All we hear from Israel is everything Iran. Netanyahu, in a fiery speech, said in relation to Iran: “as Prime Minister of Israel, I will never let my people live under the shadow of annihilation.” Israelis have lots of important issues on their plate. In Israel there are numerous social cleavages and economic issues that are immediate and daunting concerns. David Rothkopf, Mid-East analyst, explained that “by focusing on Iran, indeed by having some among Israel’s top leaders seemingly obsessed about it, Israel is ignoring (or seeking an excuse to ignore) the real existential threats on and within its own borders — demographic, social, and economic…. Israel speaks of the threat of a nuclear Iran as though it were something new and destabilizing. It is not.” Paradoxically, at the same time, one of the bigger concerns in relation to Iran-Israeli relations is not under discussion; the fact that Iran funds such organizations as Hamas, and even-more radical and fundamentalist militarized groups, which take extensive efforts to subvert Israeli political stability, and even kill innocent Israeli citizens. Demographically, a more daunting issue should be at the center of Israeli consciousness; its status as a Jewish state “is threatened by the growing size of the Palestinian population on and within its borders.”
As well, Arab-Springs, and massive political changes in neighboring Arab countries, are of a bigger concern to Israel. Egypt is projected to be much less friendly to Israel, and serve as a stabilizer in the Middle-East; Syria, Iraq, and other nations with political turmoil “may produce volatility that creates new risks.” As well, thanks to the Obama Administration, America is a much less reliable partner and aid and is gaining enough resources to be less dependent on Israeli intelligence. At the same time, the nations who have a growing interest in the region (India, and China) due to their heightened gas-consumption from the region, have little cultural ties to Israel, and are thus less likely to be there for Israel, like America has in the past. Another primary concern that should be at the forefront of the Israeli consciousness is whether Israel will be willing to acknowledge the existence of a Palestinian quasi-nation in its midst and how Israel hopes to incorporate the “economic viability” of Palestine into its economic structure and labor market. To what degree Palestine is allowed to evolve as a productive economic partner of Israel’s will determine the hostilities between the two, partially what the final outcome of the Palestinian-Israeli conflict will be, and, lastly, whether Israel will be a prosperous economic and independent nation in the face of a less-and-less reliable international community, beginning to sympathize with Palestine. ALL THIS, and yet the only thing Israel is concerned over is Iran, and the possibility of them having a nuclear weapon in a few years, and the technology to deliver it a few years after that….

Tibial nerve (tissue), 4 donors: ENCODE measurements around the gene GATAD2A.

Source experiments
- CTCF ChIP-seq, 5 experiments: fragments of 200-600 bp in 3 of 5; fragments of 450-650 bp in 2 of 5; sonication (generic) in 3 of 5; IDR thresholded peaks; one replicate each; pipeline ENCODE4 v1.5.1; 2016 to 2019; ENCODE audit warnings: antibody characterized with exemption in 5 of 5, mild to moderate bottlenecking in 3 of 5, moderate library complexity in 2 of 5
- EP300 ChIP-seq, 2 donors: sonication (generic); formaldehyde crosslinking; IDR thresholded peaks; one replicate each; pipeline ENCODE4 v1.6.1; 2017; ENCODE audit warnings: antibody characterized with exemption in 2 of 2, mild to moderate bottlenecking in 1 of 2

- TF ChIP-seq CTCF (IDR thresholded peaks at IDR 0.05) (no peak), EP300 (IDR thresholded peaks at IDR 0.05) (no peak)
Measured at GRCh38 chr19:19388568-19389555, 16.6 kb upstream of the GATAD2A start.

Now, hear me out: Iran’s nuclear program IS a cause for concern. It isn’t the most important thing for Israel, NOR America, considering much more important socio-economic and political concerns. For Israel, it shouldn’t be the biggest concern; somehow, it has surpassed being the biggest concern, and now is the only concern. This is a problem, for Israel, and by extension, America. Israel has funneled lots of money and man-power into lobbying America into pressuring Iran in the international arena, and supporting Israel in any way they can. Obama’s reaction is a practice of political doublespeak; He tells the major Israeli lobbying and advocacy group, AIPAC, that “containment” of a nuclear-Iran is not an option, and telling the American people that military-action in Iran is not off the table, while at the same time not implementing anywhere near the support for Israel, or pressure on Iran, that the former President implemented.
The way things have turned out, the biggest issue in Israel right now is, and ought to be, what decision Israel will make in relation to military-action against Iran.